Reuters on Tuesday, February 25, 2003
BAGRAM, Afghanistan – Factional fighting broke out near the U.S. military headquarters in Afghanistan on Tuesday while President Hamid Karzai was abroad seeking backing for his plan to strip rival militias of their arms.
Two security posts northwest of Bagram Air Base reported seeing and hearing approximately 14 mortar rounds being fired away from the base at about 4.50 a.m. (2320 GMT), U.S. military spokesman Roger King said.
King told a news briefing the fighting apparently involved different Afghan factions, but did not identify them.
“There are some militia commanders on the north side of the base who don’t necessarily get along with each other and every once in a while they launch a few rounds at each other,” King said. He said he had no further details.
The fighting north of Kabul followed a serious clash between Uzbek warlord General Abdul Rashid Dostum’s Junbish militia and fighters of Ustad Atta Mohammad’s Jamiat-e-Islami faction in Faryab province which erupted Saturday and continued until Monday, according to one of Atta’s generals.
Atta’s deputy, General Abdul Saboor, said six people were killed in the clashes, but the factions had since agreed a cease-fire to halt the fighting.
Both of the rival commanders are members of Karzai’s transitional administration and intermittent fighting between their forces over the past year has raised concern about the stability of the government.
The clashes came after Hashim Habibi, a Dostum commander in the area of the fighting, tried to disarm Atta’s main commander there, Nabi Sherzad.
Saboor said those killed in exchanges of tank and shell fire included Sherzad’s wife, daughter, cousin and two of his fighters.
“It is quiet now. With the arrival of the delegation sent from Faryab, the fighting stopped yesterday afternoon,” Saboor told Reuters by telephone from northern Afghanistan.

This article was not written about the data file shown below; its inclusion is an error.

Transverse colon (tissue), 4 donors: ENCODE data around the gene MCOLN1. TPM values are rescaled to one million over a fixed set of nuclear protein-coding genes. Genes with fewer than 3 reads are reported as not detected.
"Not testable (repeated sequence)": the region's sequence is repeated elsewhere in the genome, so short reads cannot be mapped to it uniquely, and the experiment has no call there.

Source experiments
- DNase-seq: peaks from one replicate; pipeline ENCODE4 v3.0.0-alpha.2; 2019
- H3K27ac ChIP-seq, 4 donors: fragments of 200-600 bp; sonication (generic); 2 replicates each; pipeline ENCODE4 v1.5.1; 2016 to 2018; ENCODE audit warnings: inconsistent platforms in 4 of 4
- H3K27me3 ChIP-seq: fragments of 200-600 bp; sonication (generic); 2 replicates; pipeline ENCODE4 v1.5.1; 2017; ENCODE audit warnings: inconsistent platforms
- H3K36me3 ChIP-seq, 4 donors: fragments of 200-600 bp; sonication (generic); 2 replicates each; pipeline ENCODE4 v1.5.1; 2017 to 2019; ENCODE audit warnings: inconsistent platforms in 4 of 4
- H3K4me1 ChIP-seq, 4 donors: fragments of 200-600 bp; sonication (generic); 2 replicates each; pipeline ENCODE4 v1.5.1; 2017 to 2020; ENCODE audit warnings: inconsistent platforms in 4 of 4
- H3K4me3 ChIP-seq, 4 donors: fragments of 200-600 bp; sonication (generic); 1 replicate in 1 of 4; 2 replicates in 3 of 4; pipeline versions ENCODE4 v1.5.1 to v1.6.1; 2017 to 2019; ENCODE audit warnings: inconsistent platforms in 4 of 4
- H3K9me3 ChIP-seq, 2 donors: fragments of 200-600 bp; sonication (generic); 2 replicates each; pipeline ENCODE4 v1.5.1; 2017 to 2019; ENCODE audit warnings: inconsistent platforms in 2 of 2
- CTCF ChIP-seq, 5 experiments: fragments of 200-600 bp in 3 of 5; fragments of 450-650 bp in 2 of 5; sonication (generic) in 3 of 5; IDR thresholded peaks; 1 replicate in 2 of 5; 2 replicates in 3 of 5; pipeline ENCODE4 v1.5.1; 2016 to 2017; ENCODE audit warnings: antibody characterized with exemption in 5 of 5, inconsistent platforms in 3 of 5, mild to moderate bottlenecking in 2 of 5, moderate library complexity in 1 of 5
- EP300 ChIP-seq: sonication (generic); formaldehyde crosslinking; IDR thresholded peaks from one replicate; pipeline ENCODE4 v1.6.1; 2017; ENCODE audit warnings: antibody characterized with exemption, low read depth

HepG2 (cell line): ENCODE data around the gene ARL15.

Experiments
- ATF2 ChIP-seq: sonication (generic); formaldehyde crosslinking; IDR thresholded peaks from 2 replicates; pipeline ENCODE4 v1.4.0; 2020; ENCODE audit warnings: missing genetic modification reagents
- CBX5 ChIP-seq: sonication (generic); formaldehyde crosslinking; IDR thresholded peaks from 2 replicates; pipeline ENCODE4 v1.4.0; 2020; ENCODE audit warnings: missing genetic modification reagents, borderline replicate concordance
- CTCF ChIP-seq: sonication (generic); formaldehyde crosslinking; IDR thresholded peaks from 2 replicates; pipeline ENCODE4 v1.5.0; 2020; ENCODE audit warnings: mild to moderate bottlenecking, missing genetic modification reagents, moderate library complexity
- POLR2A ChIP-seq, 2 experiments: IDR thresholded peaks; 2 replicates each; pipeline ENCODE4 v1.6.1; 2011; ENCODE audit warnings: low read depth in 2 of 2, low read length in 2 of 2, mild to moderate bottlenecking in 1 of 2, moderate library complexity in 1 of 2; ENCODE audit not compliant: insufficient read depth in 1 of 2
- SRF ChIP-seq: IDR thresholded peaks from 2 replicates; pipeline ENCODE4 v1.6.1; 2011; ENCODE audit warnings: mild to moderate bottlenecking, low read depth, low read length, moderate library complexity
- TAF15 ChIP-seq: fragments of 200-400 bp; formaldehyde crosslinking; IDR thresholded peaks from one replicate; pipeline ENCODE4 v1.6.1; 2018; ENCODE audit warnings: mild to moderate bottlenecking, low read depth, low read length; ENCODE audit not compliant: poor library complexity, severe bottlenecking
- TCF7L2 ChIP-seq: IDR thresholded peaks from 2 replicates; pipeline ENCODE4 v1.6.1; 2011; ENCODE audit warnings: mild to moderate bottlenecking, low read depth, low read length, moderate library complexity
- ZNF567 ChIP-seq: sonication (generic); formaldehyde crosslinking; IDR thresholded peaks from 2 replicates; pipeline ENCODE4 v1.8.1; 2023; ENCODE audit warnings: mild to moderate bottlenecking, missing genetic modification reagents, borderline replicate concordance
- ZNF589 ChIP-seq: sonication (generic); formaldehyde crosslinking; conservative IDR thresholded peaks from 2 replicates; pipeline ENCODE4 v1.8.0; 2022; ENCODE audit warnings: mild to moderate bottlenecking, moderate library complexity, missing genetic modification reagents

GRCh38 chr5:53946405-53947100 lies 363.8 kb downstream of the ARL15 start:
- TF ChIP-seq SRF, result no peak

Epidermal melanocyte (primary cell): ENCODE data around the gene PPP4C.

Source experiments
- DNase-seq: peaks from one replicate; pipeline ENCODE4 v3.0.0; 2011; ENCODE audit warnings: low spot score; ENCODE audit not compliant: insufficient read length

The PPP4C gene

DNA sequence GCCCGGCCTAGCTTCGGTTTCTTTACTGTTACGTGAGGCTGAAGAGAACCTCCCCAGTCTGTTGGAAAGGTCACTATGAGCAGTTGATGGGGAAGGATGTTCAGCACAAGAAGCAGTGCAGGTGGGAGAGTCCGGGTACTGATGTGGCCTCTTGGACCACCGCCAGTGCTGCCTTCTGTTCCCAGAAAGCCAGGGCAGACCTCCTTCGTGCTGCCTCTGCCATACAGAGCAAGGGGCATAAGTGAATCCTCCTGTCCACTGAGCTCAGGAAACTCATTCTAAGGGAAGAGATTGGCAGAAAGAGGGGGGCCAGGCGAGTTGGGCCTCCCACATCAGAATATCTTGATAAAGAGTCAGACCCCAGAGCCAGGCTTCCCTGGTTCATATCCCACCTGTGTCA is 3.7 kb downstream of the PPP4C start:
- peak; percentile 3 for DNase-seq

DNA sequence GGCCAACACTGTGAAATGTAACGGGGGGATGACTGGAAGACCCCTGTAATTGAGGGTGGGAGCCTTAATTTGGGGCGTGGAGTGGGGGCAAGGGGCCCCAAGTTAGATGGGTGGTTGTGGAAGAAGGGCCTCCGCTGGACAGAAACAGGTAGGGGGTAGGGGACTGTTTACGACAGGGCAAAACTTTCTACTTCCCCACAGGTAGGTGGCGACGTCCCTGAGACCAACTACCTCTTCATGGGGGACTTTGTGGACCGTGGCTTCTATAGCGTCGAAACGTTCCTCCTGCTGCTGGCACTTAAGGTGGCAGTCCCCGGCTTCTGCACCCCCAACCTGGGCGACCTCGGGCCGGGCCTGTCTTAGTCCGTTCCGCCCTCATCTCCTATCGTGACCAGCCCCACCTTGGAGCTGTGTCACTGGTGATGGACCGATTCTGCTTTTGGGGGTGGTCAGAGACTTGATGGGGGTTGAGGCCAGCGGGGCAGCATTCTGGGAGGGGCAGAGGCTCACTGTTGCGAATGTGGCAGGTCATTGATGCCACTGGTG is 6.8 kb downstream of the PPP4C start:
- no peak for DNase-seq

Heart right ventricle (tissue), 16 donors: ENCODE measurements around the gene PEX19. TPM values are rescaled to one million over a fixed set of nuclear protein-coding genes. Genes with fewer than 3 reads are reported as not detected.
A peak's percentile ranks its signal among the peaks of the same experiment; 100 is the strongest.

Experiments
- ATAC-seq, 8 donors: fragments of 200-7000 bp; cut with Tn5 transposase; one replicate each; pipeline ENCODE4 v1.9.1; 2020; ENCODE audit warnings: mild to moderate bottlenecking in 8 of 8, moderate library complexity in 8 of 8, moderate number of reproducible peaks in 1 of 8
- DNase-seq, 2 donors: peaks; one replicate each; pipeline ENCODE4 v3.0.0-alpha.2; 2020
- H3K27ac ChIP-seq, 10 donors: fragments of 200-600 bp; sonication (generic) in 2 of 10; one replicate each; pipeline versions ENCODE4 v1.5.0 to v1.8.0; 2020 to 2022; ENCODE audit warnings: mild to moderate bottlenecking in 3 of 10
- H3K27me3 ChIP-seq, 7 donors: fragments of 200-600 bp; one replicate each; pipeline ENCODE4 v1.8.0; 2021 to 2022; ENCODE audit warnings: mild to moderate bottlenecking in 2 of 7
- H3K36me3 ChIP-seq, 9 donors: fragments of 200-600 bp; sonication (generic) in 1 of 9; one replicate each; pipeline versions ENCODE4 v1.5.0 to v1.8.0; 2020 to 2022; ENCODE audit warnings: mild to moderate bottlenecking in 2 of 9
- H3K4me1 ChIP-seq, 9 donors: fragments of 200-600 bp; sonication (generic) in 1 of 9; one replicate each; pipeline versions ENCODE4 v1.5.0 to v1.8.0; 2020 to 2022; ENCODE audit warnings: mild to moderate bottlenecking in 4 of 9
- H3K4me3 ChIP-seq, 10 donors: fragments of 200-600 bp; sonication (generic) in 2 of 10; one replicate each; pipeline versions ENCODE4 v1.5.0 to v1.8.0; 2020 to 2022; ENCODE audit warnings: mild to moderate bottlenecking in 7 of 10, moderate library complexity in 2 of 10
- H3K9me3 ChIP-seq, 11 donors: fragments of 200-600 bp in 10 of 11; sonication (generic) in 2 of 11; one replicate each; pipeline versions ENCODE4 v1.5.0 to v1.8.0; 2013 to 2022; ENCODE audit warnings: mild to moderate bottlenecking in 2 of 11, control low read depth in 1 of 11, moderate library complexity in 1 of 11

Dostum is an ethnic minority Uzbek while Atta is from the Tajik minority.
Saboor said Dostum had sent extra forces from neighboring Sari Pul and Jozjan provinces and that could be a stumbling block to a long-term cease-fire. He said the issue would be raised with Dostum once he returned from a trip abroad.
No Dostum official was available for comment.
The fighting in Faryab flared as Karzai was attending an aid conference in Tokyo at the weekend where he was promised about $51 million from Japan, United States, Britain and Canada to help disarm his country’s rival militias.
The project, under which some fighters will be absorbed into the Afghan army and others go into civilians’ jobs, is expected eventually to cost about $140 million.
Tuesday Karzai was in Kuala Lumpur where he was expected to make a fresh appeal for support at the 116-nation Non-Aligned Movement summit.
Karzai is keen to complete the disarming of militia groups before elections to be held in June 2004, but faces an uphill task given the strength of the various forces and the still tiny national army.